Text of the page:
Posted by Martijn Grooten on Dec 20, 2016
This review was written by Martijn Grooten, Adrian Luca and Ionuț Răileanu.
Though still only in its fourth year, Botconf has become one of the Virus Bulletin team's favourite conferences. Late in November, three of the VB team flew to Lyon to attend this year's three-day event.
As its name suggests, Botconf is aimed at those who deal with various aspects of botnet research, though with a strong focus on technical analyses. And while many of the event's attendees came from France, the speaker line-up was international, even to the point that the organisers urged French researchers to submit papers for the next edition.
One of the most interesting presentations of the conference, and certainly one of the hottest, was "Visiting the Bear's Den", in which ESET researcher Jessy Campos presented research into the group variously known as Sednit, Cozy Bear, APT28 and Sofacy – outside the security community it is, of course, best known as the group that hacked the DNC and WADA. Jessy described the long chain of events that led to the hack, starting with the moment the fictional target 'Serge' clicked on the link in an email. His presentation both demonstrated that there is a well-funded group behind these attacks, and highlighted one of the best bodies of security research in recent years (the full paper can be found as a PDF here).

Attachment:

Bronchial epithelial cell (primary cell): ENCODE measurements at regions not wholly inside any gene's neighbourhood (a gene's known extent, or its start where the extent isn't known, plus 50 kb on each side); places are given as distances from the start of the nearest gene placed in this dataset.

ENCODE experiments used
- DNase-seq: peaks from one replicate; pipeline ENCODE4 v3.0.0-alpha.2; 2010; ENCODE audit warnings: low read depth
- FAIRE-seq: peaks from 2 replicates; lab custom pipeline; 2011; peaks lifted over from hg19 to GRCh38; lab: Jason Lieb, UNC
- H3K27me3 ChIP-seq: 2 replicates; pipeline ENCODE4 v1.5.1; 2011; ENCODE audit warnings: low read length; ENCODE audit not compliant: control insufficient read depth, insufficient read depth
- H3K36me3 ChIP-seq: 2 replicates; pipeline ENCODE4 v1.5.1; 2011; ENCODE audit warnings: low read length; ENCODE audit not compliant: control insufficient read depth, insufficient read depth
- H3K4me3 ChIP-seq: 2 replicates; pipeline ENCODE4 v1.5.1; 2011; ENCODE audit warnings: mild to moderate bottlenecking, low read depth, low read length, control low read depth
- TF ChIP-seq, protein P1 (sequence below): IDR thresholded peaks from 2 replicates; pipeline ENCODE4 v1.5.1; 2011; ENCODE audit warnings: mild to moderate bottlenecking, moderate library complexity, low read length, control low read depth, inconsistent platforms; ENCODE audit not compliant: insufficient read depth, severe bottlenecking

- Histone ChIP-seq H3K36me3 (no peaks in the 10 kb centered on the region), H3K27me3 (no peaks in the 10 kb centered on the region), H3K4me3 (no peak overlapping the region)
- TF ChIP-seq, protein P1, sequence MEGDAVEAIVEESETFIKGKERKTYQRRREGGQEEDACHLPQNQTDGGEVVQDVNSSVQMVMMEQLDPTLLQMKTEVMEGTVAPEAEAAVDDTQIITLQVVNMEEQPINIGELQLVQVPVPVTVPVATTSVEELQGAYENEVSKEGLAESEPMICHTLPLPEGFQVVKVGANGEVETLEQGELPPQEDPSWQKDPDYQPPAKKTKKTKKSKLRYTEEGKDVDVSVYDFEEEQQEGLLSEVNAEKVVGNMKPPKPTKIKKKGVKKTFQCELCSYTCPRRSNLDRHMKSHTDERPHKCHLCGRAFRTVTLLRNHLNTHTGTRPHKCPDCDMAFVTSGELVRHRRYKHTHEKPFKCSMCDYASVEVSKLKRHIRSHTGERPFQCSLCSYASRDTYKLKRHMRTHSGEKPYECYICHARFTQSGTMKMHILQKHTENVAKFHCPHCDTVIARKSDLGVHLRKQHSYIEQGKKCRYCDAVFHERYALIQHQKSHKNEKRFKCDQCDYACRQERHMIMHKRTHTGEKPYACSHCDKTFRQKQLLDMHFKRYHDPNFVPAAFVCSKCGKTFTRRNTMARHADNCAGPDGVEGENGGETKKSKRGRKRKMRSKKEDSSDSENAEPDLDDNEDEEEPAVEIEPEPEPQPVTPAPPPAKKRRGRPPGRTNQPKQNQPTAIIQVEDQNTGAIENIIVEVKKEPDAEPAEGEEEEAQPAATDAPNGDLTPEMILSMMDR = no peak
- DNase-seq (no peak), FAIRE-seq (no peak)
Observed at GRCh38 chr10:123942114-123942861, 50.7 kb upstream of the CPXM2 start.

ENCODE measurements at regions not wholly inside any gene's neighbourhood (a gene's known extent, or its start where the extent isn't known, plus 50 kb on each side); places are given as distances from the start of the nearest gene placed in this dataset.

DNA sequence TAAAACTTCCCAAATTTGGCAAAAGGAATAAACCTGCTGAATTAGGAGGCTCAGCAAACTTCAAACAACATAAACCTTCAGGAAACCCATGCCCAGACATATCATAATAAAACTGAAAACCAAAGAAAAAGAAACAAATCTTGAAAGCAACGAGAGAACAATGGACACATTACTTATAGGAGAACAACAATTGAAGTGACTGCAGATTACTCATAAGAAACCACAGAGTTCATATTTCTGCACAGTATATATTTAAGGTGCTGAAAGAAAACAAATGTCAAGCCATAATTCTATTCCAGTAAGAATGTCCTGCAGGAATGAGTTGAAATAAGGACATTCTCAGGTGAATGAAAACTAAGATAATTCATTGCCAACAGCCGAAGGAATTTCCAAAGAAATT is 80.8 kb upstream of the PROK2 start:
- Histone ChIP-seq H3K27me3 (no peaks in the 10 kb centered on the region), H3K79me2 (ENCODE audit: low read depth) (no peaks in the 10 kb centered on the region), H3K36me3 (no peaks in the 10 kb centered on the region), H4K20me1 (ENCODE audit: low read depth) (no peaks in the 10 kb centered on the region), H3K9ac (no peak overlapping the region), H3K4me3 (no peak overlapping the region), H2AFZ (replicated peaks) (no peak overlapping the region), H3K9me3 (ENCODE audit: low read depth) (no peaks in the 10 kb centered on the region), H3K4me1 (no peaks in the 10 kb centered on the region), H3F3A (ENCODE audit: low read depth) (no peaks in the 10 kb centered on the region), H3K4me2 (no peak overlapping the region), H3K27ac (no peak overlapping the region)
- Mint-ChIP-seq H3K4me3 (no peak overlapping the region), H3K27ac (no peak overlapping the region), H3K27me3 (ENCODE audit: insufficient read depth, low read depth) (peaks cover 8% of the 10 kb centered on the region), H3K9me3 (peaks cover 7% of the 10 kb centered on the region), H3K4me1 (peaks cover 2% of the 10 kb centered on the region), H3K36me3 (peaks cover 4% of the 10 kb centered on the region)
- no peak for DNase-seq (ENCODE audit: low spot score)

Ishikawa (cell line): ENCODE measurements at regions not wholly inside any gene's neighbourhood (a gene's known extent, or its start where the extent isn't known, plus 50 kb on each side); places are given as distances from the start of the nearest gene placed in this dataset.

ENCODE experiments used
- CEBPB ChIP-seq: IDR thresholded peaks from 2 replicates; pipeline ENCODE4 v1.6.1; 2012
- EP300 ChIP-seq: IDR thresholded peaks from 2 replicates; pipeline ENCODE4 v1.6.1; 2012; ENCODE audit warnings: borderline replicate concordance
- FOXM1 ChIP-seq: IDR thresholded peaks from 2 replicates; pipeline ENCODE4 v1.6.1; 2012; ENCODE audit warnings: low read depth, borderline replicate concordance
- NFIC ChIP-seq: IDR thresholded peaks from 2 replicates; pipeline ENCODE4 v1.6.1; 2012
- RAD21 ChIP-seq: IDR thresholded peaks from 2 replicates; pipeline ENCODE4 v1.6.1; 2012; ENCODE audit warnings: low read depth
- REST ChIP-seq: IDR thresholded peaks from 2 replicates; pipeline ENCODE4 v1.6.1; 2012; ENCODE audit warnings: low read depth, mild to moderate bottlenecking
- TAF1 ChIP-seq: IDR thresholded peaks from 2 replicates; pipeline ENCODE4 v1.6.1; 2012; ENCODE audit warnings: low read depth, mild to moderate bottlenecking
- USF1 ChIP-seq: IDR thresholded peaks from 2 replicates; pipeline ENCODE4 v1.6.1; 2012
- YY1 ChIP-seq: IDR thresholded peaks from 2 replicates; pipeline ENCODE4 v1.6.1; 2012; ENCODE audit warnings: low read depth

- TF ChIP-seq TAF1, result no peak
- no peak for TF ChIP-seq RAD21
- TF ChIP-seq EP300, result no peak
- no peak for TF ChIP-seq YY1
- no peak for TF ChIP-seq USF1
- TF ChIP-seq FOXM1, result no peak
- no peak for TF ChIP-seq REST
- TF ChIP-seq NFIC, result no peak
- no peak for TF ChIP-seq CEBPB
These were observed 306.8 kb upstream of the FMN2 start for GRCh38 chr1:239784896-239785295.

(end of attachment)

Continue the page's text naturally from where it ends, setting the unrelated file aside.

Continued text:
While most people are unlikely to be a target of the aforementioned group, the same cannot be said for exploit kits, which are always ready to infect those who are a little slow in updating their browser. At VB2016, Fidelis Security researcher John Bambenek presented a well-received Small Talk on the subject, and in Lyon he delivered a 50-minute presentation on exploit kits, in which he described the complex ecosystem in full detail. John suggested that takedown efforts against exploit kits may not be very effective, as new ones will appear quickly, but that with an understanding of the full ecosystem, we may find ways to hit exploit kits a lot harder; the arrests surrounding the Lurk malware and the subsequent demise of the Angler exploit kit, which was run by the same group, is an important example of this.
Another VB2016 presenter on the Botconf programme was CERT Poland's Maciej Kotowicz, who discussed ISFB. Based on Gozi, this is one of the most popular banking trojans in the black market; Maciej's thorough technical analysis gave some insights as to why that is the case.
Yandex researchers Andrey Kovalev and Evgeny Sidorov have spoken at a number of VB conferences, often on web-based malware. At Botconf, they gave a presentation on malware that lives inside the browser. This is not a new topic (indeed, they referred to a presentation on the same subject from the first edition of Botconf), but just like defensive technologies, browser-based malware has gone 'next-generation'. Using two examples of malware that uses rogue browser extensions, they showed why such malware is hard to detect, but also offered suggestions as to how it can be detected, both on the client side and the server side.